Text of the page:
Article #4 in a 4-part series.
- 1 - rFactor 2 Car Paint Editor
- 2 - Team Cars for rFactor 2
- 3 - rFactor 2 Car Paint with Colored Chrome
- 4 - this article
The 2013 Nissan GT500 GT-R in rFactor 2 comes with four liveries, and is the only available Super GT car, so I decided to paint more to fill out a race grid having more variety. I created two new fictional race liveries using simple shapes, logos from the existing cars, and my old dragon drawing. Expanding on last post painting with chrome, I used the same technique to create a shiny rear window. The other challenge was including a large drawing on the car’s hood which is made of several pieces. Both of these designs I consider a work in progress. Let’s have a closer look.
Recall the Studio 397 paint guide on how to use regions for materials. My habit is to set the black region for the main car paint, red region for carbon, and blue or green regions for whatever works out for the car, usually a second paint or chrome.
Both cars include shiny rear windows using chrome material on the blue region. Decals with transparency work nice on windows, so I included logos on the rear windows. Similar to the previous post on chrome, after using the web-based material editor to set regions, here blue for chrome, edit the json file. I used an existing car’s material file created by Studio 397 as a starting point. Edit the lacquer color first in the material editor before editing the json file, but finding the values using a paint editor works as well. Below is a snippet of the blue region definition of the json file.
A large logo or drawing on the hood can get tricky. Notice in the image above, the dragon design covers several sections, some of which go down below others, and one of them being vertical. One could ignore the vertical section since from straight above it would not be seen, but from a blank section may appear to cut out part of the design. The image below shows the flat two-dimensional paint file where sections of the orange dragon can be seen in four other places besides the main design in the center. I used the wireframe to estimate the size and section to cut and where to place. In two of the sections, I needed to adjust several times to get a best fit on the three-dimensional model. This can be easily accomplished by leaving both the paint application and rFactor 2 open to the tuning area then after each edit use the tuning car-paint reload button to view the change.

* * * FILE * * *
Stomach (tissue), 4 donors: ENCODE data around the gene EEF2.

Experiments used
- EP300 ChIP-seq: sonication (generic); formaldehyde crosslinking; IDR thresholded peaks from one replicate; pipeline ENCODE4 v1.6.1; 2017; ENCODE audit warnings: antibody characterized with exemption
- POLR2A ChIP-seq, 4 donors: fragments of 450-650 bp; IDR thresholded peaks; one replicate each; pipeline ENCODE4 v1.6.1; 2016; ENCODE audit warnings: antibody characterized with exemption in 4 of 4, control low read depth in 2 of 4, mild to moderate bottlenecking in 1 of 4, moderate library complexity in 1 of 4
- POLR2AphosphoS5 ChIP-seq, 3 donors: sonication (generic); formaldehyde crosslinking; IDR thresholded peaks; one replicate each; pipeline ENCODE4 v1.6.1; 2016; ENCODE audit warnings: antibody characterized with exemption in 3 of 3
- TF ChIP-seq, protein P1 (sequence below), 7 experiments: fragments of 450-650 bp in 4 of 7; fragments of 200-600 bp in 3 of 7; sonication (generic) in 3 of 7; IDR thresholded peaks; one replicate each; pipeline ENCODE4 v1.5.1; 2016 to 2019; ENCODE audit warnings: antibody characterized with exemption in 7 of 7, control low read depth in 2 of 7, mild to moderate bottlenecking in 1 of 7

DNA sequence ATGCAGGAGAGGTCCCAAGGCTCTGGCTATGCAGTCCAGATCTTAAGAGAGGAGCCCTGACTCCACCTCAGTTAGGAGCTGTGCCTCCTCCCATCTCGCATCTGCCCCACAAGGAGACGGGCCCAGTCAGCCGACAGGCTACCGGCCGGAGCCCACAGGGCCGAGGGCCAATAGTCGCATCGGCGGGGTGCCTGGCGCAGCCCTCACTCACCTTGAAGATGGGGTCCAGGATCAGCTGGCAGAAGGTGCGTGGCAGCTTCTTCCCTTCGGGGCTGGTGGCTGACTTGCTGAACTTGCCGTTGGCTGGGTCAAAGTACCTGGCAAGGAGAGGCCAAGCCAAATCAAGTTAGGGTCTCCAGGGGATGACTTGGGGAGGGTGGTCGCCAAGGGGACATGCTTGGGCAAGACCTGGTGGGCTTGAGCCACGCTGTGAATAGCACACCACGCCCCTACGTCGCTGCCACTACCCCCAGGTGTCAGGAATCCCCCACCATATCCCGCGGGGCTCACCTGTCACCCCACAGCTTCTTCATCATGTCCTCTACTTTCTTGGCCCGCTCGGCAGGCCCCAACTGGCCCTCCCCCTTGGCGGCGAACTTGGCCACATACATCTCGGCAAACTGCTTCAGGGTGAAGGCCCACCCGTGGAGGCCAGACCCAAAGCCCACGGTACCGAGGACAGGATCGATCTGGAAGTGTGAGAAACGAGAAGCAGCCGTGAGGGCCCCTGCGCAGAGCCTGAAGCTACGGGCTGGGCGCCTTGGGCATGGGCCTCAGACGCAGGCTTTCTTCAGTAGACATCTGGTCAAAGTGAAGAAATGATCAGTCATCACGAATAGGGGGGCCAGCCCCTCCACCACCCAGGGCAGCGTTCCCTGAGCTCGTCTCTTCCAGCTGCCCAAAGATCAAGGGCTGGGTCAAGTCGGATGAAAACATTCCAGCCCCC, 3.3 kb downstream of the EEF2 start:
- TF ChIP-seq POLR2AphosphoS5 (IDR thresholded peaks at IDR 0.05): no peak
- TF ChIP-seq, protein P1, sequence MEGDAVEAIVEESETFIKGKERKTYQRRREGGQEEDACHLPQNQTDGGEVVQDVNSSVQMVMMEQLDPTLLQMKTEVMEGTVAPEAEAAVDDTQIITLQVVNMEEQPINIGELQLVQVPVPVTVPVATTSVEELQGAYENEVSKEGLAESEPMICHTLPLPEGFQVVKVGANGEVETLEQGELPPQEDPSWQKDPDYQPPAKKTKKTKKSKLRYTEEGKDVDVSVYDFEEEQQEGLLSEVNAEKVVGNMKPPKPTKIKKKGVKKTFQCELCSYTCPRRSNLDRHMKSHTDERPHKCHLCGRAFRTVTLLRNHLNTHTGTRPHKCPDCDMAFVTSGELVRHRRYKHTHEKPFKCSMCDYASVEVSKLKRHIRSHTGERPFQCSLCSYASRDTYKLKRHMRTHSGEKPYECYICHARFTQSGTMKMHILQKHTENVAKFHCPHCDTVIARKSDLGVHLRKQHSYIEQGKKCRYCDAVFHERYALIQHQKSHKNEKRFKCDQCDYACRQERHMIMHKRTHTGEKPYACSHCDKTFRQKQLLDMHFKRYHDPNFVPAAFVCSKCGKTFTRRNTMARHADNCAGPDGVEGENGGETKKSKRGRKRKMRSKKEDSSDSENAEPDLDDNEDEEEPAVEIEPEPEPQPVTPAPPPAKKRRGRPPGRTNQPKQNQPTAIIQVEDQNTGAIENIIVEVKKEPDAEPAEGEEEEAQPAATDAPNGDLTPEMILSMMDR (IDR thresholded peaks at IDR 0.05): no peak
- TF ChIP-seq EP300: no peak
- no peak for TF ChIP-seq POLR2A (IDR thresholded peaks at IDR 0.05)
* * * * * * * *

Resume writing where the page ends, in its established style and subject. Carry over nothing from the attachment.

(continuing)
There on the nose of the car, beneath the Nissan logo, is a small section near the dragon’s tail. The dragon’s head broken into two additional parts, including one stretched out for the vertical segment found just above the full dragon design. This vertical section is not accurate, but in game from an angle it appears good enough.
The 2013 Nissan GT500 can be found in the Steam Workshop and includes its paint template.